piṅgalācāryaan ancient scholar who is believed to be the first writer on Prosody, his work being known as छन्दःशास्त्र of पिङ्गल. Some scholars believe that he wrote a work on Phonetics which is now popularly called पाणिनीयशिक्षा.
puruṣottamavidyāvāgīśaa famous grammarian of Bengal, who wrote the grammar work Prayogaratnamala in the fifteenth century. The work betrays a deep study and scholarship of the writer in the Mantrasāstra.
pṛthvīdharācāryaa grammarian of the Eastern school who wrote the treatise कातन्त्रविवरण on Katantra Grammar.
paurastyavaiyākaraṇaa grammarian of the eastern school which is believed to have been started by जिनेन्द्रबुद्धि the writer of the gloss called न्यास on the Kasikavrtti. The school practically terminated with पुरुषोत्तमदेव and सीरदेव at the end of the twelfth century A.D. Such a school existed also at the time of Panini and Patanjali, a reference to which is found made in प्राचां ष्फ ताद्धतः P. IV. 1.17 and प्राचामवृद्धात्फिन् बहुलम् IV.1. 160 and प्राचामुपादेरडज्वुचौ च V.3.80 where the word is explained as प्राचामाचार्याणां by the writer of the Kasika.
prakampadepression of the voice after raising it as noticed in connection with the utterance of the svarita vowels in certain cases and in certain Vedic schools with a view to show the svarita nature of the vowel distinctly, in spite of the fact that such a depression is generally looked upon as a.fault; confer, compare असन्दिग्धान् स्वरान् ब्रूयादविकृष्टानकाम्पितान् Ṛgvedaprātiśākhya by Śaunaka ( Sanskrit Sāhityapariṣad Edition, Calcutta.) III.18 as also जात्योभिानिहितश्चैव क्षैप्रः प्रश्लिष्ट एव च । एते स्वराः प्रकम्पन्ते यत्रोच्चस्वरितोदयाः Ṛgvedaprātiśākhya by Śaunaka ( Sanskrit Sāhityapariṣad Edition, Calcutta.) III. 19.
prakriyāprasādaname of the scholarly commentary on Ramacandra's Prakriyakaumudi, written by Vitthalesa, the grandson of Ramachandra.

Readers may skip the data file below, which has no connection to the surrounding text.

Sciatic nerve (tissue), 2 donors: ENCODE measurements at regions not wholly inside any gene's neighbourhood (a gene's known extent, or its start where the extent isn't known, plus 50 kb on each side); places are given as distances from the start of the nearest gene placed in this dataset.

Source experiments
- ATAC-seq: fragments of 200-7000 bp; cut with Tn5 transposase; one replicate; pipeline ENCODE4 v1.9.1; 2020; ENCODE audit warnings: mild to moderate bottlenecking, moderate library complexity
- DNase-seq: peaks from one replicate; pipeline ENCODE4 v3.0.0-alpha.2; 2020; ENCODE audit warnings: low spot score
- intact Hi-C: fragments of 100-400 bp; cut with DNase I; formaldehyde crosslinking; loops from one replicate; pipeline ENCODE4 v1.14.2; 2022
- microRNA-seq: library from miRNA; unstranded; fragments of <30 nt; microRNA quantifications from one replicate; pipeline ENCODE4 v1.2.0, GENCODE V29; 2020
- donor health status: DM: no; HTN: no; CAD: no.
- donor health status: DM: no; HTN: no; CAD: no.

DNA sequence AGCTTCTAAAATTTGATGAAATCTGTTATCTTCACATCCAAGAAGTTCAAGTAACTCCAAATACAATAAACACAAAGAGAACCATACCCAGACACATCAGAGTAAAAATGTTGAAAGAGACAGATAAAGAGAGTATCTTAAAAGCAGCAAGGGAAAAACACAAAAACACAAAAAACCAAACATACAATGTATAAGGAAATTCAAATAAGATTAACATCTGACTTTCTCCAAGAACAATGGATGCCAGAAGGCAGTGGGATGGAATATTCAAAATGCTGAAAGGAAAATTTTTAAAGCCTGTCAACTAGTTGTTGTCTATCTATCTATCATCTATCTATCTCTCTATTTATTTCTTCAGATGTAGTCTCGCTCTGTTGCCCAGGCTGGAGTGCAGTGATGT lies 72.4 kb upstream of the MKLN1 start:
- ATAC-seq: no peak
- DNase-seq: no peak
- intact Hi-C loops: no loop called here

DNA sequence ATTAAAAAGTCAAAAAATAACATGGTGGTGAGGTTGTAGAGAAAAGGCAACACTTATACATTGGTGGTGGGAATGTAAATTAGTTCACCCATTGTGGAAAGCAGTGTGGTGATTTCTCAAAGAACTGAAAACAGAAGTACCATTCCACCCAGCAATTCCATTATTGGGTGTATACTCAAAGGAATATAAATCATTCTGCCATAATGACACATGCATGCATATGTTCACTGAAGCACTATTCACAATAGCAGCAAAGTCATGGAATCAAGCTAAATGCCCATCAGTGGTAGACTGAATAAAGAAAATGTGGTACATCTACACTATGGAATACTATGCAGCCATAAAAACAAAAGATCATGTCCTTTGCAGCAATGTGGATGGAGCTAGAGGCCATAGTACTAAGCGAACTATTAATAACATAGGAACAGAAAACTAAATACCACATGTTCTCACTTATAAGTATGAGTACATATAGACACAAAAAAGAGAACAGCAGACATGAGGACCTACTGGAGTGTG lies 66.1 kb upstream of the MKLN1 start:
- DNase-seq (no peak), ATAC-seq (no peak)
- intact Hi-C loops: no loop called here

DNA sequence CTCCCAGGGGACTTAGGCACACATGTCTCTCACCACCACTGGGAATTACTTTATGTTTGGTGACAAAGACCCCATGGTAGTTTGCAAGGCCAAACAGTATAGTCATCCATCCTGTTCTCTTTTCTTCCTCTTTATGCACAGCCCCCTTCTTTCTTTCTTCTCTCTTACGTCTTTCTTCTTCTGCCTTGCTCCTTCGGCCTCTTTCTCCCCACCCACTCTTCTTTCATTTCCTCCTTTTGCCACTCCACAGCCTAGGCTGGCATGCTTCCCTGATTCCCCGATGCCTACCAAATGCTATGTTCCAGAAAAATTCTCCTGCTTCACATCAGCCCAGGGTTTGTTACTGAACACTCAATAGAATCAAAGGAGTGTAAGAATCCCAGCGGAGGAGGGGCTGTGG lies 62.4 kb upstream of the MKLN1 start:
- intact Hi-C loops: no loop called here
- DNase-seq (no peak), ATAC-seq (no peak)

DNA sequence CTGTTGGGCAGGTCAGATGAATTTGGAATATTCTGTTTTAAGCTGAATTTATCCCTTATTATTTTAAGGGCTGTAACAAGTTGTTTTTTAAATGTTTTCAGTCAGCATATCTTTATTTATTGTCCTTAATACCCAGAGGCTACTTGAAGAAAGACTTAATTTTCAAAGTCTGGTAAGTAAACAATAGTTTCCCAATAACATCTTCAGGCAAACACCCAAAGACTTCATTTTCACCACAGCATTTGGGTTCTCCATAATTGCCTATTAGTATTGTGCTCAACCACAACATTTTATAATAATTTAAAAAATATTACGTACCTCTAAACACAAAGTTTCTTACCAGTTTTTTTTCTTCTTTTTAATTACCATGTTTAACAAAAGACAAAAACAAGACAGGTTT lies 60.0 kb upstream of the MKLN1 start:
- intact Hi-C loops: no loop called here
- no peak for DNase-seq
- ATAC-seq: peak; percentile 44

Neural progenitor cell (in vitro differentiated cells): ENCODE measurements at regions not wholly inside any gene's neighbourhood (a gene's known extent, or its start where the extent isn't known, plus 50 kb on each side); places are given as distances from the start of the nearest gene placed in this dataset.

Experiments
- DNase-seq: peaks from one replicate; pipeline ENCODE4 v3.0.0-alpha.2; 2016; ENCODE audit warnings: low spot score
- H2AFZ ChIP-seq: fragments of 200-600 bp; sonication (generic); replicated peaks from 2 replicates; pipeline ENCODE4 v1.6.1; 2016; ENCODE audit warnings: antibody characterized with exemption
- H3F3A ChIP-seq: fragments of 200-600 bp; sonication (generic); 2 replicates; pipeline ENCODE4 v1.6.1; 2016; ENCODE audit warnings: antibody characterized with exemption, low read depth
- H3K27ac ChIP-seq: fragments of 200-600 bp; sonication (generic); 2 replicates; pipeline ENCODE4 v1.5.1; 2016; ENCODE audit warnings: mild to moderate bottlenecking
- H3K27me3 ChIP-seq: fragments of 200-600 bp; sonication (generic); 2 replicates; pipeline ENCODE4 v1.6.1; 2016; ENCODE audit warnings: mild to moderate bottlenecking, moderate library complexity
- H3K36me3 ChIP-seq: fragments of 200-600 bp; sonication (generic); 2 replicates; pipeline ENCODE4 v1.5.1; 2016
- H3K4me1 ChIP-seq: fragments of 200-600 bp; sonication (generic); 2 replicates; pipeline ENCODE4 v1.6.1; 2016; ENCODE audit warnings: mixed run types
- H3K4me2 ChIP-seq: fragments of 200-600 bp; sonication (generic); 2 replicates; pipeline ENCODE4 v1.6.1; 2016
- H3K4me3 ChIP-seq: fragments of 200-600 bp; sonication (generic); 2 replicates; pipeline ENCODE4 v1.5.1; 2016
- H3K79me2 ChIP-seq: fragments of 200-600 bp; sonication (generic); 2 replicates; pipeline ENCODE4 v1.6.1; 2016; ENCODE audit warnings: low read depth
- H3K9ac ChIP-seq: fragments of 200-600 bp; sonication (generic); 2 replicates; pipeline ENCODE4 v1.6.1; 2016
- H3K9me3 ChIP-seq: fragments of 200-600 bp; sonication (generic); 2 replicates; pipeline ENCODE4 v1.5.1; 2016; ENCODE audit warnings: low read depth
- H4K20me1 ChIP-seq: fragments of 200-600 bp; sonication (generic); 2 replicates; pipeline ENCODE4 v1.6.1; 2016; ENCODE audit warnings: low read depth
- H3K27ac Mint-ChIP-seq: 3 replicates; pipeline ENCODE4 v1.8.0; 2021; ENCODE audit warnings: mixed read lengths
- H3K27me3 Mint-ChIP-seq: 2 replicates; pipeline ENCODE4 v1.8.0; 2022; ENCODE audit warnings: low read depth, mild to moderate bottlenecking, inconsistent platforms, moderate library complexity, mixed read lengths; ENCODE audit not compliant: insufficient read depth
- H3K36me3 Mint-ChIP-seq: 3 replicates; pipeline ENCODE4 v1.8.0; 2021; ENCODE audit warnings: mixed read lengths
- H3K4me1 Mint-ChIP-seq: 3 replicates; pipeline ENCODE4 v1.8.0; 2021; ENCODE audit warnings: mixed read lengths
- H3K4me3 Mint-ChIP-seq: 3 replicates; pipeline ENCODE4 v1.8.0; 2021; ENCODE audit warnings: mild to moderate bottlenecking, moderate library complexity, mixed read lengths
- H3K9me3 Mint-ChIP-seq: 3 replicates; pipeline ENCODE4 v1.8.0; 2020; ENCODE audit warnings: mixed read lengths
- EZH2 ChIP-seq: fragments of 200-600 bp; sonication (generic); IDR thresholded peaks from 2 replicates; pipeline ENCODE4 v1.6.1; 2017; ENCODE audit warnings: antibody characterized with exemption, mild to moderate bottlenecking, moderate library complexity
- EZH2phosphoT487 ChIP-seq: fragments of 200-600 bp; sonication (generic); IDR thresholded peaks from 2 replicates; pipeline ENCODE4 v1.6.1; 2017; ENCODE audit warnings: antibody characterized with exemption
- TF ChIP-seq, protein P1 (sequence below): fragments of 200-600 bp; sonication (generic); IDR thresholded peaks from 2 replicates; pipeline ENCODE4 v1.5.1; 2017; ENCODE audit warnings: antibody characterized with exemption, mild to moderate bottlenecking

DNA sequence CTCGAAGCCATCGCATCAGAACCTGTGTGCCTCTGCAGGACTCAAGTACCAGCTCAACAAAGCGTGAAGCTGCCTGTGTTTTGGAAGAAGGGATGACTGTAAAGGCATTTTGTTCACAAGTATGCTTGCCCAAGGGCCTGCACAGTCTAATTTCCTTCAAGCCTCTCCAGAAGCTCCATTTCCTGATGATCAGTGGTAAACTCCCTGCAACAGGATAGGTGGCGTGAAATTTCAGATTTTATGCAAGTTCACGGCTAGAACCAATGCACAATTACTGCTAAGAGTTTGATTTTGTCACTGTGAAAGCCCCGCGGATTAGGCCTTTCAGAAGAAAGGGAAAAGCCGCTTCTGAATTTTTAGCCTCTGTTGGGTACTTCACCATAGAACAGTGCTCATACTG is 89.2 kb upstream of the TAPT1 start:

pradīpapopular name of the famous commentary on the Mahabhasya of Patanjali written by the reputed grammarian Kaiyata in the eleventh century A. D. The cornmentary is a very scholarly and critical one and really does justice to the well-known compliment given to it, viz. that the Pradipa has kept the Mahabhasya alive which otherwise would have remained unintelligible and consequently become lost. The commentary प्रदीप is based on the commentary महाभाष्यदीपिका,or प्रदीपिका written by Bhartrhari, which is available at present only in a fragmentary form. The Pradipa is to this day looked upon as the single commentary on the Mahabhasya in spite of the presence of a few other commentaries on it which are all thrown into the back-ground by it.
prayogaratnamālāname of a recognised treatise on grammar written by पुरुषोत्तमविद्यावागीश of Bengal in the fourteenth century. The treatise explains many words which, although current in language and literature, cannot be easily formed by rules of grammar. The author has tried to form them by applying rules of grammar given in the grammatical systems of Panini and Katantra. The alphabet given in this treatise is according to the system of the Tantra Sastra which shows a scholarship of the author in that branch The grammar was studied much in Bengal and Assam.
pravādinaḥscholars who explain the changes ( प्रवाद ) mentioned a reference to some preceding word, not necessarily on the same page.; possibly the Padakaras or writers of the पदपाठ;cf प्रवादिनो दूणाशदूढ्यदूलभान् ... महाप्रदेशं स्वधितीव चानयेन्नुदच्च R Pr. XI. 20. Apparently प्रवादिनः ( nominative case. singular.) seems to be the word in the explanation of Uvvata.